Can’t lose those last few pounds? It might be because you don’t need to.
We won’t sugarcoat the reality of weight loss: It can be a long and difficult journey. And those last five to 10 pounds tend to be particularly stubborn. But sometimes, those last few pounds aren’t a problem at all.
“Your body is going to fight to keep you at the weight that’s right for you—even if it isn’t your goal weight,” says Dawn Lerman, a nutritionist and author of My Fat Dad: A Memoir of Food, Love, and Family, with Recipes.
In other words, the real problem may be that your goal weight is a bit too low. Research suggests that every person’s body is designed to hold its weight in different places and that we all have a “body-inherent weight,” or set point, controlled primarily by our genes. To maintain a weight or size that’s not inherent or natural for you is incredibly difficult and requires a lot of unhealthy restriction, Lerman says.
Still, it’s easy to become preoccupied with weighing what you did in college or on your wedding day. But your body does and should change throughout the decades, Lerman says. “What was a healthy weight for you at 20, or even 40, might not be right for you anymore.”
This doesn’t mean that everyone who has trouble losing weight doesn’t actually need to. Weight loss plateaus do happen, and your doctor can help you determine the best plan in those cases. But once your body settles into a healthy weight, it won’t shed those extra few pounds simply because you want to be a size two or four again, Lerman says.
So how do you know when your body has found its sweet spot? Here are four telltale signs you’re there, regardless of the number on the scale.
1. Your Energy Level Is Stable
It’s natural to not feel as energetic as you did in your 20s, but the healthier your weight, the healthier your energy levels, says Georgie Fear, R.D., author of Lean Habits for Lifelong Weight Loss. That’s because when you’re at a healthy weight, your body works as efficiently as possible.
“If you’re feeling sluggish, it’s an indication that you weigh too much, too little, or that you aren’t nourishing yourself with enough whole foods and calories,” Lerman says. Energy levels are hard to measure quantitatively, but when you’re at the right weight, you’ll be able to feel it, she says.
2. You Eat When You’re Hungry—and Until You’re Full
Your body is pretty great at telling you what it needs—if you pay attention. “If you listen to your body and let your internal hunger cues guide your eating, you’ll find a healthy weight and stay there,” Lerman says.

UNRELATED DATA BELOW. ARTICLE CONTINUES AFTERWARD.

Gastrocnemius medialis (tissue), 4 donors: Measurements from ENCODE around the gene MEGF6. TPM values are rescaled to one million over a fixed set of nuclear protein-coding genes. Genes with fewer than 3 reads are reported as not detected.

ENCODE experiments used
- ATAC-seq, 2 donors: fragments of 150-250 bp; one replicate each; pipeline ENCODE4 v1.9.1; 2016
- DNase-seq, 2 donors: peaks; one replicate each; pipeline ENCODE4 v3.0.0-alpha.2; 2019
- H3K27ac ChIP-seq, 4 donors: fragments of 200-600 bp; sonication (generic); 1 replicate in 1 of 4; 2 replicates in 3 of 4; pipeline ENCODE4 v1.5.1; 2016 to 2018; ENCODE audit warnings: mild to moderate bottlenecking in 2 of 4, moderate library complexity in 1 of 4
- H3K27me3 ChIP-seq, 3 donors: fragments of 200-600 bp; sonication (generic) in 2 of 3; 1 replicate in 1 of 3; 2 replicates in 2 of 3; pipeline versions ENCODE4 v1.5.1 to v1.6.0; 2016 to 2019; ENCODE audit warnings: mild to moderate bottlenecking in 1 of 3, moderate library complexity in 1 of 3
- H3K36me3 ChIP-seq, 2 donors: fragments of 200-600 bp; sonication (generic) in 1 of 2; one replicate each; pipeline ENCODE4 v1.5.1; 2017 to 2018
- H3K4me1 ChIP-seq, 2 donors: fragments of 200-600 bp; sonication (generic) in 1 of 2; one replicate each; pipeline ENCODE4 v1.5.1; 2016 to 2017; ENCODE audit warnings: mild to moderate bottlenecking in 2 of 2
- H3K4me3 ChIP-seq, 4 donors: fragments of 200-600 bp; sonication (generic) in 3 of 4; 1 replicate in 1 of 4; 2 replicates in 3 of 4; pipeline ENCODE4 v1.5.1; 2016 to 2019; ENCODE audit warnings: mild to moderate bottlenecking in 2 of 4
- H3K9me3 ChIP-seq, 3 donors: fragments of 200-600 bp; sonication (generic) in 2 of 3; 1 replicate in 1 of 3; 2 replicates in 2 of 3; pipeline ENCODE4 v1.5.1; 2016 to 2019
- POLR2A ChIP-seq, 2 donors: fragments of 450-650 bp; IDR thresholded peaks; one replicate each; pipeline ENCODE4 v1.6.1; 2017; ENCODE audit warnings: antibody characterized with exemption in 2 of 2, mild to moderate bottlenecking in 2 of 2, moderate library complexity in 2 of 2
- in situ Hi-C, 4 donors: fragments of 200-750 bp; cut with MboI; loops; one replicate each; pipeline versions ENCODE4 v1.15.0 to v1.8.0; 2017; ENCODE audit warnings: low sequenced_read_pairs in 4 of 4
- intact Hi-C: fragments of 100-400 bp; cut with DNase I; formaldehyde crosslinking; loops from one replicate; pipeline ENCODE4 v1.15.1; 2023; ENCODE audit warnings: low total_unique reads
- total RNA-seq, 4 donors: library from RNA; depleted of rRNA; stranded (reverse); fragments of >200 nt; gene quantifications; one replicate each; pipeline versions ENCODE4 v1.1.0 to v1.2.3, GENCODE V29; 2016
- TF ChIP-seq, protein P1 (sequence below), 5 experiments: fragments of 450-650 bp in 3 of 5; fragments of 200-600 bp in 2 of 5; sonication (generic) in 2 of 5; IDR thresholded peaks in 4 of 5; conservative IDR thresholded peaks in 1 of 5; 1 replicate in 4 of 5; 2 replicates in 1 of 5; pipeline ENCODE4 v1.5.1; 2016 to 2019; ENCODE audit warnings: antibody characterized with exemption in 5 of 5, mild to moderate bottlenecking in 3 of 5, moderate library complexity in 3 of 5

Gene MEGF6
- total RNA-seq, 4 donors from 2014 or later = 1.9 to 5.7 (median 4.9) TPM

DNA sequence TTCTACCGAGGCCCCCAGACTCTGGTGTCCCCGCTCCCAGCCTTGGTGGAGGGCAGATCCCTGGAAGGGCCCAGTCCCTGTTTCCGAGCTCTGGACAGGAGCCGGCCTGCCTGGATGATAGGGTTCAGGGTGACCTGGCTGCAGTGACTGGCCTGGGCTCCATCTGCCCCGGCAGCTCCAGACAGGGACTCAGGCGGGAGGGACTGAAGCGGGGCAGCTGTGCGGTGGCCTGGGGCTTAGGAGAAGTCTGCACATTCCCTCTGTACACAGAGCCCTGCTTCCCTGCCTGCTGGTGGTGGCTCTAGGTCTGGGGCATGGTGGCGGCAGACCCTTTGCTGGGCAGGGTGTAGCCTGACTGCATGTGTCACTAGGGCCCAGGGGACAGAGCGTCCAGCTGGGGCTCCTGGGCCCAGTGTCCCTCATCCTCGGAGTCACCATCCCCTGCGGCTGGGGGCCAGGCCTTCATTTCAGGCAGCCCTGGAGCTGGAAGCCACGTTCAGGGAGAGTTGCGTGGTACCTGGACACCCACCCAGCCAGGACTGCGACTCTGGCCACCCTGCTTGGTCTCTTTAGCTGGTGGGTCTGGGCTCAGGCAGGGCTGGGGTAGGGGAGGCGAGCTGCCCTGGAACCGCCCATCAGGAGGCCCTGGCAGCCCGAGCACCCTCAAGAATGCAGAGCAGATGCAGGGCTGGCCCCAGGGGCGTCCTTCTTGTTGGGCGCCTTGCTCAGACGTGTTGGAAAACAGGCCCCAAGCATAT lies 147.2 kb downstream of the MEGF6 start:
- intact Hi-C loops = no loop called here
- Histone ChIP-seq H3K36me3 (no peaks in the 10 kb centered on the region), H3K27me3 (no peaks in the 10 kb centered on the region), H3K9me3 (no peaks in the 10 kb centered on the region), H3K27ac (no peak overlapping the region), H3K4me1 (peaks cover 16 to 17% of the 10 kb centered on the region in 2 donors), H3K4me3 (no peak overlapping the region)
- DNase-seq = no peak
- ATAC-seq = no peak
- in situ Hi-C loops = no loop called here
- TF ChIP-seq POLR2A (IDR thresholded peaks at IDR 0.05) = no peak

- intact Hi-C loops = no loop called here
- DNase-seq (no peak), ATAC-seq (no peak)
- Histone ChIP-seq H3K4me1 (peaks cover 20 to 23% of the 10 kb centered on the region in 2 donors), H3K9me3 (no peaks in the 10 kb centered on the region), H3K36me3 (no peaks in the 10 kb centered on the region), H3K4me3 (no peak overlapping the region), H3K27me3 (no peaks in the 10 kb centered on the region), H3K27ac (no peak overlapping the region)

Not sure you can trust your hunger cues? Consider this: When you’ve stopped losing weight and your healthy meals are triggering the return of hunger three to five hours after you eat, you’ll probably have to cut back to keep losing. If by doing so, you feel hungry sooner than three hours after a meal, it means you’re not eating enough, which can trigger a downshift in your metabolism and the loss of muscle. The bottom line: When you’ve hit the point where you really can’t eat less without feeling lousy and the scale has stopped moving, you’re at the finish line.
If you struggle with emotional eating or withhold food when you’re hungry out of fear of gaining weight, you might benefit from talking with a registered dietitian or therapist who can help you learn to listen to and trust your body’s hunger cues.
3. Your Doctor Is Happy with Your Health
Weight alone doesn’t determine health, Fear says. So it’s important to look at the full picture. “Numbers like cholesterol, blood pressure, and blood sugar will help indicate if you have any weight-related health issues,” Lerman says.
If your doctor says those numbers are where they should be, you can go to bed knowing that you’re managing your risk for obesity-related conditions like heart disease, high blood pressure, or type 2 diabetes.
Other weight-related topics to discuss with your doc: your bone and muscle health, which become more important with age. Strong bones and muscles help you function better every day, stay independent longer, and prevent falls and injuries. That means strength training is essential and shouldn’t be sacrificed in an effort to drop more pounds.
4. Ramping Up Your Weight Loss Efforts Would Hurt Your Quality of Life
If you’ve been diligent about exercising regularly, eating well, and sleeping enough and the scale still isn’t budging, you might have to do something more extreme to hit your weight loss goals, Lerman says.
As previously mentioned, that could leave you feeling drained or mess with your metabolism, but it may also cost you some of life’s greatest pleasures. And that’s a sign the plan you’re on isn’t a good or sustainable one, Lerman says.
Think about it: Would life five pounds lighter really be so great if you couldn’t dine out with friends or share your favorite meals with your family?